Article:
Two customers of the same ISP could transfer files at ridiculous speeds. Bittorrent and other P2P services would automatically take advantage of this, upon seeing one peer with insane bandwidth. The technically inclined would make good use of this, storing backups off-site once ample last-mile bandwidth is there.

Edge-network caching services like Akami would now mean many popular websites will be super-fast, not just slightly lower latency...

Re:But we won't get it because... (1)

Kjella (173770) | about 2 years ago | (#41895147)

Well, maybe. But I saw a documentary on when McDonald's started super sizing meals (no, not "Supersize me") and when you first had the store, staff, equipment, procurement, cleaning etc. delivering extra fries actually cost them very little. I imagine it's quite the same for an ISP, to take my own as an example for 22% more in cost I get 140% more bandwidth compared to the tier below mine. So if delivering super fast broadband is dirt cheap they'll want to push me to another crazy fast tier for money I didn't really intend to use on broadband. Maybe they'll turn a bigger profit selling $100/mo 1 Gbps broadband than $80/mo 100 Mbit broadband and then that's what they'll do, because people won't spend $100/mo for anything less. Even a monopoly can't price gouge beyond what people are willing to pay.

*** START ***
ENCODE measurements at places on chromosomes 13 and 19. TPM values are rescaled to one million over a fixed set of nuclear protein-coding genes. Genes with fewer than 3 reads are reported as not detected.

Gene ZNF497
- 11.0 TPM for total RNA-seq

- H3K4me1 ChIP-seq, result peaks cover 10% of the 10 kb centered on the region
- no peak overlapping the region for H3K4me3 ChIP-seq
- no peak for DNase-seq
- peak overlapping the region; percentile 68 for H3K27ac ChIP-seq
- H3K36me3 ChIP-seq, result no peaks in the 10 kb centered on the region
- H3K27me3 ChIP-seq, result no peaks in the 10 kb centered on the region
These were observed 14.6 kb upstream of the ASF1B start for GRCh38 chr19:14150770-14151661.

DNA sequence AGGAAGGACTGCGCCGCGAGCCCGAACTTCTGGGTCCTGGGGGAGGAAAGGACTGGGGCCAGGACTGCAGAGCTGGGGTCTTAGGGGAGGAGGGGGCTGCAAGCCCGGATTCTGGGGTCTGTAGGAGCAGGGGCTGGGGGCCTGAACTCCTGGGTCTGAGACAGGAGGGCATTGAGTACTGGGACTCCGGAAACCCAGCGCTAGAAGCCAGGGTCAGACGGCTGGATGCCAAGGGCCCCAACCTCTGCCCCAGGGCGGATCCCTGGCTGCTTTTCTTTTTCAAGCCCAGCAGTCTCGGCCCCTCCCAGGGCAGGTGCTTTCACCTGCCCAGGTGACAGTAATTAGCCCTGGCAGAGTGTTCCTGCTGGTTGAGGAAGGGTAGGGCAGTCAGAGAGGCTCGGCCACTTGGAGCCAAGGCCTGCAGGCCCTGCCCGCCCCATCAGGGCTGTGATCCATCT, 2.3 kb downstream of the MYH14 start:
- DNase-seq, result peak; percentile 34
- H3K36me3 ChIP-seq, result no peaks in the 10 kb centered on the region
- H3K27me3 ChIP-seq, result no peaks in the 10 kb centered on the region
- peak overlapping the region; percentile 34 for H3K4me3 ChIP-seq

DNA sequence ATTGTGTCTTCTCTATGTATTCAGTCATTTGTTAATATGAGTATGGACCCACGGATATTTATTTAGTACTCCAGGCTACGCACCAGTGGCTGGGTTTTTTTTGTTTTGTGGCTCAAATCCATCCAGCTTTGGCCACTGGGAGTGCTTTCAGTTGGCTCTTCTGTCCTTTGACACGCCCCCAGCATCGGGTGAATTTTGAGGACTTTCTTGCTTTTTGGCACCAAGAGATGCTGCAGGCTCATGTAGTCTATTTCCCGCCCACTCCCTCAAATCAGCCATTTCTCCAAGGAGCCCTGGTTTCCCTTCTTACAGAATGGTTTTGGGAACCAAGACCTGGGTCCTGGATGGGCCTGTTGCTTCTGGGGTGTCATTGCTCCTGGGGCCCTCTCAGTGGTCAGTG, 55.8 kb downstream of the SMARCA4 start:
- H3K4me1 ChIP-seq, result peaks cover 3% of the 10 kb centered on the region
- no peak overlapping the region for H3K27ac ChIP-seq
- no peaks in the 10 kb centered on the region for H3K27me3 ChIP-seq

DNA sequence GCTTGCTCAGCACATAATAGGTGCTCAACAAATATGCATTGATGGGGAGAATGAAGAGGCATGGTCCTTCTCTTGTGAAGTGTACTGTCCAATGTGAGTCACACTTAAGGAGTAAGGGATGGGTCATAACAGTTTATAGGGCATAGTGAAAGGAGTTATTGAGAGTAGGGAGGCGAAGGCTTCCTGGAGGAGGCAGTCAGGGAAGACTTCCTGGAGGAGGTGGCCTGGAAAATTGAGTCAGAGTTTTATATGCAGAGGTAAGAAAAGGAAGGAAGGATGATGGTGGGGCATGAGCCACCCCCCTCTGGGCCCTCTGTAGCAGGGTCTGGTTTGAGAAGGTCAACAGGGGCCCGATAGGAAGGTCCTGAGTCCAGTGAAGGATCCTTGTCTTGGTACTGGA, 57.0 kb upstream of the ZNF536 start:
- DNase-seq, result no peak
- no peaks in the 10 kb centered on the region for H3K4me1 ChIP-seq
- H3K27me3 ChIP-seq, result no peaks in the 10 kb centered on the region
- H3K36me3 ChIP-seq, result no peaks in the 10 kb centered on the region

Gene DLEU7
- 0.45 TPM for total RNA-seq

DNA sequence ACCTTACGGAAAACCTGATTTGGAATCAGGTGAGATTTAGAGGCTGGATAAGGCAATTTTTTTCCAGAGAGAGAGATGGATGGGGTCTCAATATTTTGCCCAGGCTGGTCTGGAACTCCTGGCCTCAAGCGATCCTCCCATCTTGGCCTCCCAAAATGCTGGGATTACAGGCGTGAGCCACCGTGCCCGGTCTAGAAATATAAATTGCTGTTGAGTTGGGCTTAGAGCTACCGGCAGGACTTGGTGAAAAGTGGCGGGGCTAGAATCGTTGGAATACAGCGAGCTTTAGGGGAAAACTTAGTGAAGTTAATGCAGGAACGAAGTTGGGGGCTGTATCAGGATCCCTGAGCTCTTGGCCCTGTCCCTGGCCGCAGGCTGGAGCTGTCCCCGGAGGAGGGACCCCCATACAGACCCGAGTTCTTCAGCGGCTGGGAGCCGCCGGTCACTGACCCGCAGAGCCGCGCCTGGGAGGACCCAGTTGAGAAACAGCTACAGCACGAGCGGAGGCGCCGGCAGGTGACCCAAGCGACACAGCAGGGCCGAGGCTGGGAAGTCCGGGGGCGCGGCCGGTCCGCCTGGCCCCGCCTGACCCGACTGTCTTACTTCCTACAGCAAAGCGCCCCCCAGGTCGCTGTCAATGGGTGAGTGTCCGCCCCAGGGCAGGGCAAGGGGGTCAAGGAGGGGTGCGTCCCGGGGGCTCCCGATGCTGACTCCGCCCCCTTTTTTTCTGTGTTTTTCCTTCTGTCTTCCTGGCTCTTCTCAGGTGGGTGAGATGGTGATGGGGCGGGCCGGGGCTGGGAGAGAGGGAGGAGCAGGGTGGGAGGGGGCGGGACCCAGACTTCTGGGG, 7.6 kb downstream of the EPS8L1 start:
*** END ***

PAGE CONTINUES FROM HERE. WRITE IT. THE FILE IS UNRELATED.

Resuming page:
Where is end-user fiber optics the capacity limit? (3, Insightful)

shoppa (464619) | about 2 years ago | (#41894217)

I don't know if things are better in the UK, but here in the US the bottleneck for fiber-to-end-user is rarely the link from CO to end-user. The bottleneck is aggregate traffic capacity from CO to the backbones, an amount that has to be shared among all users. Giving individual end users more capacity to the CO sounds like it would make the current bottleneck even more apparent.

Re:Where is end-user fiber optics the capacity lim (4, Funny)

Anonymous Coward | about 2 years ago | (#41894289)

What is this 'fiber' you speak of? Sounds like an interesting tech.

Re:Where is end-user fiber optics the capacity lim (5, Funny)

LongearedBat (1665481) | about 2 years ago | (#41895029)